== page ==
Fatality risk in motorcycle collisions with roadside objects in the United States

Accid Anal Prev. 2011 May;43(3):1167-70. doi: 10.1016/j.aap.2010.12.027. Epub 2011 Jan 20.


Motorcycle crashes with roadside objects often involve more than one impact event: typically involving a collision with the ground and another object. The objective of this study was to determine the fatality risk in these roadside object collisions when compared with crashes only involving a collision with the ground. The roadside objects analyzed included guardrails, concrete barriers, signs, utility poles, and trees. The Fatality Analysis Reporting System (FARS) database was used in conjunction with the General Estimates System (GES) to analyze fatality risk for motorcycle crashes from 2004 to 2008. The analysis was based upon over 3600 fatal motorcycle crashes with roadside objects. Collisions with roadside objects were found to have a higher fatality risk than collisions with either the ground or another motor vehicle. Based on the most harmful event reported in the crash, motorcycle collisions with guardrail were 7 times more likely to be fatal than collisions with the ground, and collisions with trees were almost 15 times more likely to be fatal than collisions with the ground. Additionally, the roadside object was reported as the most harmful event in the majority of the crashes in fatal two-event crashes involving a roadside object and a collision with the ground, with the exception of collisions with signage. From these analyses it was concluded that collisions with fixed objects are more harmful to motorcyclists than collisions with the ground.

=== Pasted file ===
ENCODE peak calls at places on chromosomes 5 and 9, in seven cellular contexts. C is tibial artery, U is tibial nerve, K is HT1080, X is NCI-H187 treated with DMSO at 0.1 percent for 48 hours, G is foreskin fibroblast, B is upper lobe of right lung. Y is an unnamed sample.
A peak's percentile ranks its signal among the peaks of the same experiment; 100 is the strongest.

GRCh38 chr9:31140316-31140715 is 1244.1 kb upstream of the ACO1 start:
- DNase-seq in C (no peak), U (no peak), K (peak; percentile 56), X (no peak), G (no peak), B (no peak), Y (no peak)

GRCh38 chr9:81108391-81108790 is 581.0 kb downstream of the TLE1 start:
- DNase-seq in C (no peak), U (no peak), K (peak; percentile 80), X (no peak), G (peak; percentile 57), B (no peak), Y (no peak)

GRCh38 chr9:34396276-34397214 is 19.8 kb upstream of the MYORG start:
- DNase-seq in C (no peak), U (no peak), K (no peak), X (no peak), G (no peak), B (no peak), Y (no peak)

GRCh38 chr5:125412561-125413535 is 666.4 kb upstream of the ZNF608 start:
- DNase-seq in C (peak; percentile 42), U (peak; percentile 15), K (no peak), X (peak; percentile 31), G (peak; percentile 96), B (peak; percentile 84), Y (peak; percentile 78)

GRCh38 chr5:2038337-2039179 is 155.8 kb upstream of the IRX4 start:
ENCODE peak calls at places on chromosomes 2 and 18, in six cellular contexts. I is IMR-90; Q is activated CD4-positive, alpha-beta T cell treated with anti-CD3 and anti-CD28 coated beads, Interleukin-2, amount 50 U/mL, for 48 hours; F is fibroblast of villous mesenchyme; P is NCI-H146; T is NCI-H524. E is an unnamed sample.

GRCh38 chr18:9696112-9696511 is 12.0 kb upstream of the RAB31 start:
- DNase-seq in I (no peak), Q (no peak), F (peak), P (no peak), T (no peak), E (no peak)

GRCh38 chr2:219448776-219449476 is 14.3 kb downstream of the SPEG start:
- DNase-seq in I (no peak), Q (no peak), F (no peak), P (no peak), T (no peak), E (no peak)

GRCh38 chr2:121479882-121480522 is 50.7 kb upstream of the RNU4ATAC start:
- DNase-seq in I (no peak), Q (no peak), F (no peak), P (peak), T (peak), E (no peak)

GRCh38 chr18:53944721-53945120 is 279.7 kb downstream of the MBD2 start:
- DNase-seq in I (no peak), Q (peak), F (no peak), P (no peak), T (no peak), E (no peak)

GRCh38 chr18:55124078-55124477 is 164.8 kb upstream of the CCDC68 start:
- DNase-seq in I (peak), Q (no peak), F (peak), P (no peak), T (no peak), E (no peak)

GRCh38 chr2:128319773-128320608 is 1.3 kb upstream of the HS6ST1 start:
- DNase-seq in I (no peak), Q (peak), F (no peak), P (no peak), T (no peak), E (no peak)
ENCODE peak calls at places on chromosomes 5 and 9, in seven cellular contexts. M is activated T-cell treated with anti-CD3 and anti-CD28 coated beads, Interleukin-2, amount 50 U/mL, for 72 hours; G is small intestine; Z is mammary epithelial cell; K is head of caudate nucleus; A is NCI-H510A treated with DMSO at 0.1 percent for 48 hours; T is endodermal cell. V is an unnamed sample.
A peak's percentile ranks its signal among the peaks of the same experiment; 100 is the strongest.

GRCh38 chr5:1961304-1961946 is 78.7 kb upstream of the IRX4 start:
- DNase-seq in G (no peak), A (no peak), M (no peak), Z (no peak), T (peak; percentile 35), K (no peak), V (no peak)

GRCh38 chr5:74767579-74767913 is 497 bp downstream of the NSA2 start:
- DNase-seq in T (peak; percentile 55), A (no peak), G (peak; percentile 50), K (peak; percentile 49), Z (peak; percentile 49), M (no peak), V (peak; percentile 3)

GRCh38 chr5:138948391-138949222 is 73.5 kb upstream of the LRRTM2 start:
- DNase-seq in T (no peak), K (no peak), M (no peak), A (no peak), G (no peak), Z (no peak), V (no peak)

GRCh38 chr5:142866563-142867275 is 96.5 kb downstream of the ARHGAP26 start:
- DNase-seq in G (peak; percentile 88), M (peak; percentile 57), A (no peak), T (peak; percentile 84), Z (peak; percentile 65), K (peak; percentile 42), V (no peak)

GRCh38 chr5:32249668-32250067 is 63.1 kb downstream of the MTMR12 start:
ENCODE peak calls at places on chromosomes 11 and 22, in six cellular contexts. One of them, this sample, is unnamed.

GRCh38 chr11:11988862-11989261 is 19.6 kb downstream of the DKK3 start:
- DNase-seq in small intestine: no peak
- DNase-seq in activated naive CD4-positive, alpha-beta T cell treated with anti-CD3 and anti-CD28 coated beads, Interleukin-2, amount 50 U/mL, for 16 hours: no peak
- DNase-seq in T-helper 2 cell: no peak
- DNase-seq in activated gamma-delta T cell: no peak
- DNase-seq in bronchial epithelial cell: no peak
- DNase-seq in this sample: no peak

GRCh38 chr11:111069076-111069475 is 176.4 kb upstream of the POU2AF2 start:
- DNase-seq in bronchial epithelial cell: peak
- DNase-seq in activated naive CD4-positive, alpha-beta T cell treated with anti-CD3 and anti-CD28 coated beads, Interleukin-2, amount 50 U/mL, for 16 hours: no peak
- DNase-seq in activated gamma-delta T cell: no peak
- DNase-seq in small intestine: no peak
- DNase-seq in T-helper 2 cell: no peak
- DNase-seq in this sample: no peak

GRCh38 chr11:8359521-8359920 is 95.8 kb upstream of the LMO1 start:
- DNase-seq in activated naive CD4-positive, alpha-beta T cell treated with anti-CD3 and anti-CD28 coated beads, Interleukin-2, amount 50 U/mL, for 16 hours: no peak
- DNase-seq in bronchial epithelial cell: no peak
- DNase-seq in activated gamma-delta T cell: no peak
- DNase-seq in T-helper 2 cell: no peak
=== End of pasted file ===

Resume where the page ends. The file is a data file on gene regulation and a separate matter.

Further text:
Publication types

  • Research Support, Non-U.S. Gov't

MeSH terms

  • Accidents, Traffic / mortality*
  • Environment Design*
  • Humans
  • Motorcycles / statistics & numerical data*
  • Risk
  • Survival Analysis
  • United States
  • Wounds and Injuries / mortality*